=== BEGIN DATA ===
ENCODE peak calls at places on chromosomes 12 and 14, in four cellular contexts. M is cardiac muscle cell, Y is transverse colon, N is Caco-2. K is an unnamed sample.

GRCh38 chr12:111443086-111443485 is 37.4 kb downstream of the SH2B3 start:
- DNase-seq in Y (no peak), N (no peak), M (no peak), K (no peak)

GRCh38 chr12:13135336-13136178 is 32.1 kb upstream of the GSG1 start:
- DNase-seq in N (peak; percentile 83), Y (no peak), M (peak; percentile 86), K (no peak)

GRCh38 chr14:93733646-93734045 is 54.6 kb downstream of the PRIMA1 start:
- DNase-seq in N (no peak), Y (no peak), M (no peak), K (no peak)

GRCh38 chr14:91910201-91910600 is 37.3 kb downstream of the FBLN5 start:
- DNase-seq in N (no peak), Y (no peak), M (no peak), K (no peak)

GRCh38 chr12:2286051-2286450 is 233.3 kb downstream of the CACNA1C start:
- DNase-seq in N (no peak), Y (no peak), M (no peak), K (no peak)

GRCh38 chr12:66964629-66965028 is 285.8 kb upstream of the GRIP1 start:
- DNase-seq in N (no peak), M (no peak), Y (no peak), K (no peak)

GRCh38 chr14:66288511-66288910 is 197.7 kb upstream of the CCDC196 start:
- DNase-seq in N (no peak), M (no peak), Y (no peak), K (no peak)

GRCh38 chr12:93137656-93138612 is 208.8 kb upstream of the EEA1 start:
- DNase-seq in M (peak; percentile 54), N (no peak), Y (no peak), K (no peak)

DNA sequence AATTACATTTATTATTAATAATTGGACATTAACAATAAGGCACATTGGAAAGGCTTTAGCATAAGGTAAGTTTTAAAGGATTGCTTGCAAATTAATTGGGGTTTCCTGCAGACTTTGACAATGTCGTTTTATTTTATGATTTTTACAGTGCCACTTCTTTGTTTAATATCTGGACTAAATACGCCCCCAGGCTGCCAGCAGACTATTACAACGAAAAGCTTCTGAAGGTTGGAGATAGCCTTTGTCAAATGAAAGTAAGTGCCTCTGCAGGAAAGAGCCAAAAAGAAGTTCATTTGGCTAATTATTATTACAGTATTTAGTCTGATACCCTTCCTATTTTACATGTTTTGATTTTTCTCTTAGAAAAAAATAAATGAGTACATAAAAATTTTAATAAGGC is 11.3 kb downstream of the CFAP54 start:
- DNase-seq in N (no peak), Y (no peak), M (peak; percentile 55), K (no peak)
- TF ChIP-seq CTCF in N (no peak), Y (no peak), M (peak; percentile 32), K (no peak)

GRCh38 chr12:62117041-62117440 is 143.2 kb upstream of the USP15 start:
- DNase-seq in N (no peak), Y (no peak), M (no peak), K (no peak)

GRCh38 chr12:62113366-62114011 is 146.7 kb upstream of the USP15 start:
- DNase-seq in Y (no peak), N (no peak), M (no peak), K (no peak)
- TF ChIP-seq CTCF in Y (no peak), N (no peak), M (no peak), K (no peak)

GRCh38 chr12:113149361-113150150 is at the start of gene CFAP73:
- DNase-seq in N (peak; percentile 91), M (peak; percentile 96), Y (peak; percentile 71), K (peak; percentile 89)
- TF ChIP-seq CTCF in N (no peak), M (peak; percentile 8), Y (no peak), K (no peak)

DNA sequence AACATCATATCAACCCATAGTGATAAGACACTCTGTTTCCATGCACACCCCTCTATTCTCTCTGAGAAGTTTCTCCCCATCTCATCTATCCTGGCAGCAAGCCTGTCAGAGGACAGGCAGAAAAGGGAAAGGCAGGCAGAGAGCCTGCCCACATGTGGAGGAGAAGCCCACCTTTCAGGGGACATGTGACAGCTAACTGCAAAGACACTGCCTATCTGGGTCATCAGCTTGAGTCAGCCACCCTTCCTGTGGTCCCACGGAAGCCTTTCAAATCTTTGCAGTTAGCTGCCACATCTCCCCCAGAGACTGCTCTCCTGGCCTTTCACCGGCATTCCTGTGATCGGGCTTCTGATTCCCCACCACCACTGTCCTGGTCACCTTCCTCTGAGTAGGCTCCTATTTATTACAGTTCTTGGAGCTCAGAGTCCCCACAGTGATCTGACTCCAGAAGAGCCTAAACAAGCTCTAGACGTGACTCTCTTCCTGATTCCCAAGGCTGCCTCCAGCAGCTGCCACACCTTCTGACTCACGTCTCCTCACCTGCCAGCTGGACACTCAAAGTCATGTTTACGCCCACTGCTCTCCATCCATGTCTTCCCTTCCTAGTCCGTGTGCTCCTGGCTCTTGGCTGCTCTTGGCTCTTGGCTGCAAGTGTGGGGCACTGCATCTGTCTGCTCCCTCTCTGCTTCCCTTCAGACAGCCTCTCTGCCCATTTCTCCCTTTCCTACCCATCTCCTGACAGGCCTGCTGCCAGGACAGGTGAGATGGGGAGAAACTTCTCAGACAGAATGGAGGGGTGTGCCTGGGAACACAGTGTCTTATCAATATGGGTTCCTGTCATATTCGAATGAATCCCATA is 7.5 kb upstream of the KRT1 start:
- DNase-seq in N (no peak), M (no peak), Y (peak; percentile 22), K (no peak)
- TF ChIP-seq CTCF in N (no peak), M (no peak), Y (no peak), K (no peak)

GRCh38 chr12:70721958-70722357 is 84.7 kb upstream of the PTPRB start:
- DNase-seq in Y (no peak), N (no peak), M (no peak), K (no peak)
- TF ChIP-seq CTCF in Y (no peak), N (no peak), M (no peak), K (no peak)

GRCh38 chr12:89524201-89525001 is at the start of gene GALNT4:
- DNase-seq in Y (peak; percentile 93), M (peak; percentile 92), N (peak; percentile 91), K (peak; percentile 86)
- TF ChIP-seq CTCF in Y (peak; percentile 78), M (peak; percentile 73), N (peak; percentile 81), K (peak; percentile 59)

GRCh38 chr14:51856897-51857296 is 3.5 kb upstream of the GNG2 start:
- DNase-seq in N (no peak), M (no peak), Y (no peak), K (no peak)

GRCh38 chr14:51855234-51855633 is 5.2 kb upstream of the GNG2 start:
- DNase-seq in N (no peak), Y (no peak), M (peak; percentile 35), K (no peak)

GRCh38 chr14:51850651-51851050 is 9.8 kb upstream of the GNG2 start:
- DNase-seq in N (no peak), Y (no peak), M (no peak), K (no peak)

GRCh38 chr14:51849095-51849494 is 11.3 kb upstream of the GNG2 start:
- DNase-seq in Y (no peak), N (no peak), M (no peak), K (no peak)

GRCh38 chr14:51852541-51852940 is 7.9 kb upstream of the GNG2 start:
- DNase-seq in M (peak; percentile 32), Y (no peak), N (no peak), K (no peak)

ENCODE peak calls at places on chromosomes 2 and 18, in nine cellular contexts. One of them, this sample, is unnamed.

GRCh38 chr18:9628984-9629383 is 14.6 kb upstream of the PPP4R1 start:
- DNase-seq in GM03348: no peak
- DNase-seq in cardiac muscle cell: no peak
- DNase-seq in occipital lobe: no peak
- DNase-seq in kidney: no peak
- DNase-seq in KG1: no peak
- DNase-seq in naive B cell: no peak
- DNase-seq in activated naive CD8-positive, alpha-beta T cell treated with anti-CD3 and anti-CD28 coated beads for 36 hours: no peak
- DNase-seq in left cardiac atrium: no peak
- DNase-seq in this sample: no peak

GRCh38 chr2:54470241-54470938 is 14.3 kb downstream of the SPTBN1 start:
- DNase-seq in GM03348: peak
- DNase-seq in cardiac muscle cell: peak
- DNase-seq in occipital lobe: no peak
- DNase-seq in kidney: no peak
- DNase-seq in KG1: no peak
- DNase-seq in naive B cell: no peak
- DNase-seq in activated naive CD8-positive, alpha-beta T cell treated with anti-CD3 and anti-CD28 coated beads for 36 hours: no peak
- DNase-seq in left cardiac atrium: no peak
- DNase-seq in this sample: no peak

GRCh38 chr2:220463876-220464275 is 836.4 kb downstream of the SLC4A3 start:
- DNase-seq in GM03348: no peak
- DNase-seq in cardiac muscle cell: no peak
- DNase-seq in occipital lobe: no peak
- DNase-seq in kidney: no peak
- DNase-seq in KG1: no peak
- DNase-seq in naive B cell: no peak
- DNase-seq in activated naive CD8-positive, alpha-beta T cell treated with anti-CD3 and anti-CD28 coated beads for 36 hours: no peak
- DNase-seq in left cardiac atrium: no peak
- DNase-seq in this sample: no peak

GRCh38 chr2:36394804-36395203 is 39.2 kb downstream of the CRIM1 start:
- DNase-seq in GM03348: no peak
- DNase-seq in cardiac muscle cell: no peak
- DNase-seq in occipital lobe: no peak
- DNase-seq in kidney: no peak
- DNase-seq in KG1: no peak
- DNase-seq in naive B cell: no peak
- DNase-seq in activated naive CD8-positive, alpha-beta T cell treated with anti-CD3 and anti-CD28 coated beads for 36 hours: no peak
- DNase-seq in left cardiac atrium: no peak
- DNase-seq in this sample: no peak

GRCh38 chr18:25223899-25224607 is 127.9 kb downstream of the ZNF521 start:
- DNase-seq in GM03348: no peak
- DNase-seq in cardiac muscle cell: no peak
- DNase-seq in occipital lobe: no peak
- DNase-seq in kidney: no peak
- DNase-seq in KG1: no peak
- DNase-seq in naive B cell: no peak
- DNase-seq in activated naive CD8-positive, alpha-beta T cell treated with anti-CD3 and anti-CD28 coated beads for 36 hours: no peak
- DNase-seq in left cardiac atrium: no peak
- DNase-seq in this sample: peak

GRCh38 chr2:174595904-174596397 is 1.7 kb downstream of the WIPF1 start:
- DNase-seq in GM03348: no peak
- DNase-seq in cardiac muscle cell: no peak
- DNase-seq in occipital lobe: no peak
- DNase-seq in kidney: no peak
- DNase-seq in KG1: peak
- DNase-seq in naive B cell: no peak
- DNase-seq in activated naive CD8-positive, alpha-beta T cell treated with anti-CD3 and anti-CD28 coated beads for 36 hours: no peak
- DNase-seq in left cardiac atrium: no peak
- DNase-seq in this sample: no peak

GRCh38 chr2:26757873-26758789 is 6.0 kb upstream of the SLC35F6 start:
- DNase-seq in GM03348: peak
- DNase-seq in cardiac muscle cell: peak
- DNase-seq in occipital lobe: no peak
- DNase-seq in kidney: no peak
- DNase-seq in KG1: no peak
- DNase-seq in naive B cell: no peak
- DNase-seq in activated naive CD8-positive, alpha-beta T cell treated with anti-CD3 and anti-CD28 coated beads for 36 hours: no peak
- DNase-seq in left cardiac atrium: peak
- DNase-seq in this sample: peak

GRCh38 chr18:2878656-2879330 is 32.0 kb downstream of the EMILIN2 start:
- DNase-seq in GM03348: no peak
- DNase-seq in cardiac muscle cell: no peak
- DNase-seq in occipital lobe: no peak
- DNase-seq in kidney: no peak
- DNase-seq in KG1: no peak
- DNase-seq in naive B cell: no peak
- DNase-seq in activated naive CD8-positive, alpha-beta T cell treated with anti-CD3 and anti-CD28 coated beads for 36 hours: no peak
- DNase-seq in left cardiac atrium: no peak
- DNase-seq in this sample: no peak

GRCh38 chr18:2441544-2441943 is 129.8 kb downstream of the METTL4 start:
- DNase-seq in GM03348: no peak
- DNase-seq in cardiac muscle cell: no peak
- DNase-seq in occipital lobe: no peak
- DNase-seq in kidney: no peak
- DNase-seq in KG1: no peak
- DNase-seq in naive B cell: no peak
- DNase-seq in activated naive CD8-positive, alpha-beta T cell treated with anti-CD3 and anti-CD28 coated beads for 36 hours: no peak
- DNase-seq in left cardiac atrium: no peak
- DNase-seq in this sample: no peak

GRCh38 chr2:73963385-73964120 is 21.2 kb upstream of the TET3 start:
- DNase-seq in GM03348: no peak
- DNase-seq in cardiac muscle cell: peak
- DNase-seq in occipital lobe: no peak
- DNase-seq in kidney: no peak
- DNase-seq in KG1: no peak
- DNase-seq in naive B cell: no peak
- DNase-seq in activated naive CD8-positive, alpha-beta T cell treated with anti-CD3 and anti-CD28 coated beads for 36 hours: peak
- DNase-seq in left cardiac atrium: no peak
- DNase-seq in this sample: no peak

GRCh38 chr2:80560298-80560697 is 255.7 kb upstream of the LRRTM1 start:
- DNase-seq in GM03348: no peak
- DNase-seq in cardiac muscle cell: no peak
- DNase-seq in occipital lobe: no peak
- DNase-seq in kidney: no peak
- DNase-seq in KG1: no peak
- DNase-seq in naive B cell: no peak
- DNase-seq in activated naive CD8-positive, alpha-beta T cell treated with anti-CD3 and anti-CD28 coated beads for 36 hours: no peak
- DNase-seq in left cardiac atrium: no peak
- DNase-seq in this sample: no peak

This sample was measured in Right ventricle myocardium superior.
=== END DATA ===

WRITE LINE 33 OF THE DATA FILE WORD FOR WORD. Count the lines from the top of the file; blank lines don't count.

- DNase-seq in Y (no peak), N (no peak), M (no peak), K (no peak)